Fitness: The benefits of working out in cold weather this winter

Winter may be coming, but that's no reason to hide from your workouts – Freezing cold conditions can actually help your fitness

Man working out cold
(Image credit: Getty Images)

As the Starks kept telling us for eight long years of TV, Winter is Coming. As the weather begins to get colder, darker and rainier, many of us are unwilling to go running or exercise outdoors, thanks to the cold climate and shorter daylight hours. 

Of course, we could just stay home with the home exercise gear bought in the pandemic. However, it's best to shop around for some cold-weather gear, as studies find you shouldn't be skipping exercise just because it's a bit colder out.

A recent study conducted by researchers from the Medical University of Vienna found cold ambient temperatures correlated to higher levels of vitamin A in our bodies. Vitamin A helps us convert "bad" white fat tissue into "good" brown fat, which is burned for fuel during physical exercise and and heat generation. 

The more we get out in the cold, the more heat our bodies need to generate. The more heat we need to generate, the more fat our bodies harvest for fuel. Getting out into the cold for a run or short walk can expose our bodies to the cold, speeding up the process of fat loss. 

The study authors write: "More than 90% of the body fat depots in humans are white which are typically located at the abdomen, bottom, and upper thighs. Converting white into brown fat could be a new therapeutic option to combat weight gain and obesity."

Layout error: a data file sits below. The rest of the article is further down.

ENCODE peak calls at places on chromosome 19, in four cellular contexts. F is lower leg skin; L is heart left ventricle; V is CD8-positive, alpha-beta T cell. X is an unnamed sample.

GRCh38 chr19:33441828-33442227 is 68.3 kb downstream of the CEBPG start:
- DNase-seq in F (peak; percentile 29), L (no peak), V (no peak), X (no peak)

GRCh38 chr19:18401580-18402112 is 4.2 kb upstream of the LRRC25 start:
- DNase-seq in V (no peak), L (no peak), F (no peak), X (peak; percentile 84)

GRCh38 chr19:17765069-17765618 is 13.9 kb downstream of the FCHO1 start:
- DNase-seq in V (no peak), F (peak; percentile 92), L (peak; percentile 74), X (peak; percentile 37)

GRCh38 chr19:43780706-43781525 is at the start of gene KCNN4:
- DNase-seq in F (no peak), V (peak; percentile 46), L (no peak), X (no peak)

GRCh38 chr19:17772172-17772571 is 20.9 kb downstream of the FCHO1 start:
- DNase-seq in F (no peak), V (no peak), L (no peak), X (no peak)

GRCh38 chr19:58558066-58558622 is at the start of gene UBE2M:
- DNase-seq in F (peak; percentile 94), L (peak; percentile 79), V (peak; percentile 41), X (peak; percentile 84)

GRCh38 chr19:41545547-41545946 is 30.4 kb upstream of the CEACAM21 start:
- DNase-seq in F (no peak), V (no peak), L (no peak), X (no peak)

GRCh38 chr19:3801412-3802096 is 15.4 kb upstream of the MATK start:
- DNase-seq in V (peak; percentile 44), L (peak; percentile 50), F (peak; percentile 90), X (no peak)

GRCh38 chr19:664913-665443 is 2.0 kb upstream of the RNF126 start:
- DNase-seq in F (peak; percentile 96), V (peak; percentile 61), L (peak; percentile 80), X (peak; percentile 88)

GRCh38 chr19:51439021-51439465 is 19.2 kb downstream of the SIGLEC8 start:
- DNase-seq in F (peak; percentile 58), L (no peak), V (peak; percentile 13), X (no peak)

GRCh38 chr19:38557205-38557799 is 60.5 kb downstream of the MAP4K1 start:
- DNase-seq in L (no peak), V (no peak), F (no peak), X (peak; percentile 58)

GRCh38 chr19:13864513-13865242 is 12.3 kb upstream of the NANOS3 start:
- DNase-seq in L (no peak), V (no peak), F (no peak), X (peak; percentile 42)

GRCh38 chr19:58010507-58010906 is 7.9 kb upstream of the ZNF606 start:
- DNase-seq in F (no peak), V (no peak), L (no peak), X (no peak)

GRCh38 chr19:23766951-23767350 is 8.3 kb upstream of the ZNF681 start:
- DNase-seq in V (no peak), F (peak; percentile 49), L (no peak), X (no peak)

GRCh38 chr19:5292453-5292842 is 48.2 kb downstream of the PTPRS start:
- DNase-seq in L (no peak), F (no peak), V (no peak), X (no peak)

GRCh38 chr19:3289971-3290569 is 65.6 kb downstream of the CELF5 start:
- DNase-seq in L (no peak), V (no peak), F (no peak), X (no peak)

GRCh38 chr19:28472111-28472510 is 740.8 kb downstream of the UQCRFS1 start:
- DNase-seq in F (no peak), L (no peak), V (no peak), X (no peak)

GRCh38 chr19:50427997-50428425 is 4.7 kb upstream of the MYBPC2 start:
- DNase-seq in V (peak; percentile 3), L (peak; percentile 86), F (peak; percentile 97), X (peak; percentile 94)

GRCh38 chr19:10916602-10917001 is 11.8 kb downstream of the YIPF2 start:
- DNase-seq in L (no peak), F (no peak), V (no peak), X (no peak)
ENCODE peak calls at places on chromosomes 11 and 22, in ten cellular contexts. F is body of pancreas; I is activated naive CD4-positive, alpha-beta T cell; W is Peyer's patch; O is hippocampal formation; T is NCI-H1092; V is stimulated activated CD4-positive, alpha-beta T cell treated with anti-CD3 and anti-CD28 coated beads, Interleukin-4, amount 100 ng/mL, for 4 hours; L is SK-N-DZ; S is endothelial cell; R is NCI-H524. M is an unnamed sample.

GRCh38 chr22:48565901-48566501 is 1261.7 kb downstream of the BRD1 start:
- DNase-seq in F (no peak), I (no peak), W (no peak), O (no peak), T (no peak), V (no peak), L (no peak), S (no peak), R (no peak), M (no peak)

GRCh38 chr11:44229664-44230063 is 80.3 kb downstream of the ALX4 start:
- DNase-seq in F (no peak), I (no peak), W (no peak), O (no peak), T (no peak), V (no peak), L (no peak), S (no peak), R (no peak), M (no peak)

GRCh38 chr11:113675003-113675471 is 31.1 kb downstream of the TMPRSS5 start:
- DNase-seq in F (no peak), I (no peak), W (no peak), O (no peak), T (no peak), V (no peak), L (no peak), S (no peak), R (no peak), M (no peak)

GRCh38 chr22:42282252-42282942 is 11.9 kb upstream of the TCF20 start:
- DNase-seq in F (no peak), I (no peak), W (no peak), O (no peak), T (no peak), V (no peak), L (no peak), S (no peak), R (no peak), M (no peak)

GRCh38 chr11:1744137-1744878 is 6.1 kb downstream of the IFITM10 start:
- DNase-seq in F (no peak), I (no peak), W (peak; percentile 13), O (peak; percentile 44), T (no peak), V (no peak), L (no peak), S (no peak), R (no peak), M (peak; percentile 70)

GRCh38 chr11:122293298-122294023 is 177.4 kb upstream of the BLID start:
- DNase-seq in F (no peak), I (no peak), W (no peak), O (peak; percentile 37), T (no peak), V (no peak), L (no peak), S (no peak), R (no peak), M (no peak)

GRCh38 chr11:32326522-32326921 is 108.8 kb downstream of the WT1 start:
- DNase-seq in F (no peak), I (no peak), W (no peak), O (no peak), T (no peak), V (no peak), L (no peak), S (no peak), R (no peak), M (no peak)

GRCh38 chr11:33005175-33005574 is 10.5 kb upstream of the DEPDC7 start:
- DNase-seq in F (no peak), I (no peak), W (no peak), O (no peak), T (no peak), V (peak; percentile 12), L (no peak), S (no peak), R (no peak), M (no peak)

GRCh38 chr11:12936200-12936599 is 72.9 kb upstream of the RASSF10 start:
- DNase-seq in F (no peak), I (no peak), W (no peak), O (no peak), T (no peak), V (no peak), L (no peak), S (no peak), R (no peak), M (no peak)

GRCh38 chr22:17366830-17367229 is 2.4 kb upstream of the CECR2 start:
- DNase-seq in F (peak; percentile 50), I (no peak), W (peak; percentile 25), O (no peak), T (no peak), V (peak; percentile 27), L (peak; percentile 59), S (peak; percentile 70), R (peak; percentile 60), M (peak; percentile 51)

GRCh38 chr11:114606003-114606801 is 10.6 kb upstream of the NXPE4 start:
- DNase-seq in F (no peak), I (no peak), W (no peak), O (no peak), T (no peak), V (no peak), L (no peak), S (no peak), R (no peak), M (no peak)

Woman training cold weather

(Image credit: Getty Images)

Aston University researchers also found other benefits to cold-weather training. In a report published on the university's website, it's found cold weather requires your body to work harder during training, including your cardiovascular system.

In cold weather, your heart naturally works harder to pump blood around the body, which is why exercising regularly in cold weather will help you get even fitter than you ordinarily would. 

When the weather becomes warmer again next year, you'll have to exercise more intensely to reach the point of exhaustion, because the weather won't be slowing you down anymore.  

Research tells us exercising in the cold weather can also improve our immune systems, which is vital especially during the global health crisis, and boost our mood – great for suffers of Seasonal Affective Disorder.

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Matt Evans

Matt Evans is an experienced health and fitness journalist and is currently Fitness and Wellbeing Editor at TechRadar, covering all things exercise and nutrition on Fit&Well's tech-focused sister site. Matt originally discovered exercise through martial arts: he holds a black belt in Karate and remains a keen runner, gym-goer, and infrequent yogi. His top fitness tip? Stretch.